If you consumed Ole Miss football the past 3 years, Mike MacIntyre’s impact was obvious.

In 2017 with Wesley McGriff as the defensive coordinator, the team ranked No. 110 in scoring and No. 124 against the run. In 2018, Ole Miss was No. 113 scoring and No. 115 against the run.

Naturally, McGriff was fired at the end of the 2018 season and in stepped MacIntyre, who was 2 years removed from winning the Associated Press Coach of the Year award for his 10-win season at Colorado. After a pair of bowl-less seasons, MacIntyre took the Ole Miss defensive coordinator job, and it didn’t take long in Oxford for fans to realize that he could still coach up a defense. MacIntyre took Ole Miss from No. 113 in scoring to No. 60, and the run defense improved from No. 115 to No. 44.

Within 2 games, MacIntyre was praised for the noticeable difference. What made the difference? An attention to detail with walking through plays “until they couldn’t see straight” and actually tackling with pursuit drills every day. As a result, defenders didn’t play out of position and the big busts went down considerably. Thus, the MacIntyre impact.

Don’t be surprised when the same things are being said about Barry Odom’s impact at Arkansas in 2020.

The irony of that comparison is that even though Ole Miss had a major defensive turnaround, the coaching staff underwent a complete overhaul after a 4-win season in 2019. Now, MacIntyre is the defensive coordinator at Memphis, which is the exact same position that Odom held from 2012-14 when he established himself as one of the country’s better defensive minds.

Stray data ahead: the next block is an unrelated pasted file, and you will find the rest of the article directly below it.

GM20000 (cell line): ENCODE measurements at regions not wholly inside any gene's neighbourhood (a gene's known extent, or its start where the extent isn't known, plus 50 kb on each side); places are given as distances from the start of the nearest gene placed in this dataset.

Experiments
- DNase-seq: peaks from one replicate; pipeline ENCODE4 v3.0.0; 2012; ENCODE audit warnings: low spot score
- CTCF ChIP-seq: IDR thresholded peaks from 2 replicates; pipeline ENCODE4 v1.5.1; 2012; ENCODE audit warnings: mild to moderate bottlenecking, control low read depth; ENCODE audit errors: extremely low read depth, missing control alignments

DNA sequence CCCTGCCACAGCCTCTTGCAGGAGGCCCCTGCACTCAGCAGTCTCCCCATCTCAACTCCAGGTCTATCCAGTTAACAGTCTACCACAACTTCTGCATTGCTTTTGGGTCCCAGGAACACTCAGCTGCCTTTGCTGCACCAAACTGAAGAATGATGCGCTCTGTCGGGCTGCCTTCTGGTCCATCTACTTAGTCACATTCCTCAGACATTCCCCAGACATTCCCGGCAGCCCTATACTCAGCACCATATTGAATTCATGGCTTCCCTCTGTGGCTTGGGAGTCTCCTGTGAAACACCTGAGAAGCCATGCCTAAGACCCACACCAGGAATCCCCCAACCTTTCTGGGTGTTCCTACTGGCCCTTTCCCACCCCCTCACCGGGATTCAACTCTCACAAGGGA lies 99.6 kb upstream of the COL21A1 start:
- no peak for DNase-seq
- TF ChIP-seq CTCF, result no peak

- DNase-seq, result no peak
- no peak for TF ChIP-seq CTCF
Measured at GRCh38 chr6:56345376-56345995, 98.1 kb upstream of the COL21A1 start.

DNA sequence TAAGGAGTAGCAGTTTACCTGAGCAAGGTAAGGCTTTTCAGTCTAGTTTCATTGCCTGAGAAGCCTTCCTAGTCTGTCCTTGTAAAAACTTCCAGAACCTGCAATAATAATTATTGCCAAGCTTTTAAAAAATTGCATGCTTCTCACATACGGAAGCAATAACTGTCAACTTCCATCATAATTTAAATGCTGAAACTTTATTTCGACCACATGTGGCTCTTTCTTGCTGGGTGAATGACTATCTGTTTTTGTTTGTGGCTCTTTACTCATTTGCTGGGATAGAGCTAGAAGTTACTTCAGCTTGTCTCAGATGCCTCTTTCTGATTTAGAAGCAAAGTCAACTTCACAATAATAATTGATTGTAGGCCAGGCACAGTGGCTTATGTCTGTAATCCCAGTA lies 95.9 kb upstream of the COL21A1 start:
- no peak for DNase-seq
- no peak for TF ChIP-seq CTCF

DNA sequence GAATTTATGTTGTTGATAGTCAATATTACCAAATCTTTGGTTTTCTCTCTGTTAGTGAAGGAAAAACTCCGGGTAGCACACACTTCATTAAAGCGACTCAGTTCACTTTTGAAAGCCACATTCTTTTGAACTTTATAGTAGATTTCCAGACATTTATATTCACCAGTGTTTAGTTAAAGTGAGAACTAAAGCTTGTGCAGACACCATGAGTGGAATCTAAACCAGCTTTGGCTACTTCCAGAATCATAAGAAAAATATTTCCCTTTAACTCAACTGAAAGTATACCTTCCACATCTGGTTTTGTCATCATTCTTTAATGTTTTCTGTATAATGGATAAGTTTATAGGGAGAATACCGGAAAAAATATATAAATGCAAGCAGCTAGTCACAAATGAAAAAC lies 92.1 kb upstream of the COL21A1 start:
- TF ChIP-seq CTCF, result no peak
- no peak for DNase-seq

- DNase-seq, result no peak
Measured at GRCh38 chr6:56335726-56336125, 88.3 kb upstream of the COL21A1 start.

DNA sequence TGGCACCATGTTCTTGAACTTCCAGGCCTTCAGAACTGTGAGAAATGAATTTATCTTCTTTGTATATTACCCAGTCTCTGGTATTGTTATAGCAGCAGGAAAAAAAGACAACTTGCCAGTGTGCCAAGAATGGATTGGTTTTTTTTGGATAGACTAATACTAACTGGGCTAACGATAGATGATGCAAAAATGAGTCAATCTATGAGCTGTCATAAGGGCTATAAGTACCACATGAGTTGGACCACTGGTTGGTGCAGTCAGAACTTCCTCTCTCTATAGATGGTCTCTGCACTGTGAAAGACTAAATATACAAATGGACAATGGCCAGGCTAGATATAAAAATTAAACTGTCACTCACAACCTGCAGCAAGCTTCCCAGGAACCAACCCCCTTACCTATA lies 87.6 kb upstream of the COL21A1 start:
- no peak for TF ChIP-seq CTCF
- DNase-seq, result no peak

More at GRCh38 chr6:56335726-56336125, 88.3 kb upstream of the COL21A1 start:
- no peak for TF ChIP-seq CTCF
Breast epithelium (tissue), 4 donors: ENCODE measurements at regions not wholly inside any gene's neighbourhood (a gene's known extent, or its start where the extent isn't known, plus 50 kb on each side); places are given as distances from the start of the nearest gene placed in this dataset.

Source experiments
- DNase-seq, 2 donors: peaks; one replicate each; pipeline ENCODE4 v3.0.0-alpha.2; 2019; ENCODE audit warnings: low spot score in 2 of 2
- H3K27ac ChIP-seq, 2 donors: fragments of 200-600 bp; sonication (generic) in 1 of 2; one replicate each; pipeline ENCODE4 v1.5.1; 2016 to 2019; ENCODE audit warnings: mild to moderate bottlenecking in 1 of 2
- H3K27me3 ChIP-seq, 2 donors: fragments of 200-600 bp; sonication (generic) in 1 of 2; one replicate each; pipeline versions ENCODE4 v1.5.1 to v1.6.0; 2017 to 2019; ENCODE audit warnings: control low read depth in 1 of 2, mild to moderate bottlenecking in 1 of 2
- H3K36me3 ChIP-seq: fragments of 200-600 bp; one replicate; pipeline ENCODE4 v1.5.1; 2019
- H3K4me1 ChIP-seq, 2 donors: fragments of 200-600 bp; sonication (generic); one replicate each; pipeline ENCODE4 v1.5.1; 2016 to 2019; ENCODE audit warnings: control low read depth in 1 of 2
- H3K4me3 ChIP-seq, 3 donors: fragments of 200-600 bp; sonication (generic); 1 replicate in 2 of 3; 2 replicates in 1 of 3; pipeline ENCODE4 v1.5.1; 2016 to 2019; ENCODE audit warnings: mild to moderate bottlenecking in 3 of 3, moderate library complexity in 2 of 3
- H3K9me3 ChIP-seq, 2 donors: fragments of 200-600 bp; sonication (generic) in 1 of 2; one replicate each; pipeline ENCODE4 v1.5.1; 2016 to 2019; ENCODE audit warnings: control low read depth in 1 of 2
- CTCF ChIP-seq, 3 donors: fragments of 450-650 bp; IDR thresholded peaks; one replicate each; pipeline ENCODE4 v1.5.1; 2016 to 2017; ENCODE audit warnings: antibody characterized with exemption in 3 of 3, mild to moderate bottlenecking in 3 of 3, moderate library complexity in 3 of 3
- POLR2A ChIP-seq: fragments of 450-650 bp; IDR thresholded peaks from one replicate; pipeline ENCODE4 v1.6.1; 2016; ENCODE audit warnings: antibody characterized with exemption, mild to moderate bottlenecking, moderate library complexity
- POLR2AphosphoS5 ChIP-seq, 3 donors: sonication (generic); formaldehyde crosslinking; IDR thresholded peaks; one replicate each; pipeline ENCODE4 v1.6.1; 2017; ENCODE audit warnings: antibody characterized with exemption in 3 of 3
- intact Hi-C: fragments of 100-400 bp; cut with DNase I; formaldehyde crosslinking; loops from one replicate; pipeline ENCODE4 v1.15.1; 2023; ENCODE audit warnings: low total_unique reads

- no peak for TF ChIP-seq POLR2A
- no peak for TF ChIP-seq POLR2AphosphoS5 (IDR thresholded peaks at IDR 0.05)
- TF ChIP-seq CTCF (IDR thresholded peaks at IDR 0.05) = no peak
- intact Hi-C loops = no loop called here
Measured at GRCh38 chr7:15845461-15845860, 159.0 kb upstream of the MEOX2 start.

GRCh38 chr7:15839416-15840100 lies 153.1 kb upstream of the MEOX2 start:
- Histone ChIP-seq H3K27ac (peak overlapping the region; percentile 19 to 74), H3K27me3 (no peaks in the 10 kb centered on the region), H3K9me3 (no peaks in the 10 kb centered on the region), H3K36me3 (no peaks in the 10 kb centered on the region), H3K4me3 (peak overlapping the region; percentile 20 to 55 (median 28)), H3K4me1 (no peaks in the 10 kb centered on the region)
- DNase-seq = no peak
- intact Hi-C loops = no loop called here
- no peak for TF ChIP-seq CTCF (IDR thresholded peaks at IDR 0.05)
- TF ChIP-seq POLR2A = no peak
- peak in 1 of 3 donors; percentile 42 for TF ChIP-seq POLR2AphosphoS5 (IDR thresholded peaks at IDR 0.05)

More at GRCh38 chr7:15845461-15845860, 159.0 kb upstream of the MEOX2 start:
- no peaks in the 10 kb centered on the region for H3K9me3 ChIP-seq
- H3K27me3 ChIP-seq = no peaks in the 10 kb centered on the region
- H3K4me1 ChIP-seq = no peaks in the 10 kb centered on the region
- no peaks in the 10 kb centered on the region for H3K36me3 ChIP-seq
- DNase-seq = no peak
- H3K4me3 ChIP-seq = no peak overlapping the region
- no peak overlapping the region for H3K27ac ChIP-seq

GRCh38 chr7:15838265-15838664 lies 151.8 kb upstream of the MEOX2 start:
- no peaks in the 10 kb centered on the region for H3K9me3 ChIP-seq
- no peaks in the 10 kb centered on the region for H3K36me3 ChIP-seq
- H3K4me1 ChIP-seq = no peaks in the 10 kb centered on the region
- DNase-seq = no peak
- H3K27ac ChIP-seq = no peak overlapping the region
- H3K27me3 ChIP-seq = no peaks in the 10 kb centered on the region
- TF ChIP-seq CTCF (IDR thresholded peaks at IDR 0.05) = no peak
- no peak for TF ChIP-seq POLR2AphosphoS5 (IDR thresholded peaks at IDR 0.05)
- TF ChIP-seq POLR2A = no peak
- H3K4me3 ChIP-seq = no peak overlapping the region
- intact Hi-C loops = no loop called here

Odom, like MacIntyre, is now going back to his roots as a defensive coordinator after getting fired as a Power 5 head coach. And also like MacIntyre, Odom is taking over an SEC West defense that’s been a doormat the past 2 years.

In 2018, Arkansas was No. 108 in scoring and No. 70 against the run. In 2019, the Hogs were No. 124 in scoring (worst in Power 5) and No. 122 against the run.

Odom won’t have a major influx of talent to work with, but Arkansas does at least return 68% of its defensive production. That, combined with Odom’s history as a defensive mind, should result in 2 things — a defense that’s in position to make tackles and a significant overall year-to-year improvement.

Say what you want about Odom’s ceiling as a Power 5 head coach, but he has a pretty impressive track record as a coordinator:

[table “” not found /]

And while Odom’s defense were up and down during his time as a head coach at Mizzou, he had the nation’s No. 15 scoring defense in 2019.

Certain people are better suited to be coordinators than head coaches, and it wouldn’t surprise me if this year reminded us that Odom is one of them. He might not be an elite recruiter and you can question some of his staff hires at Mizzou, but you know what he gets to focus on in Fayetteville? Coaching up a defense.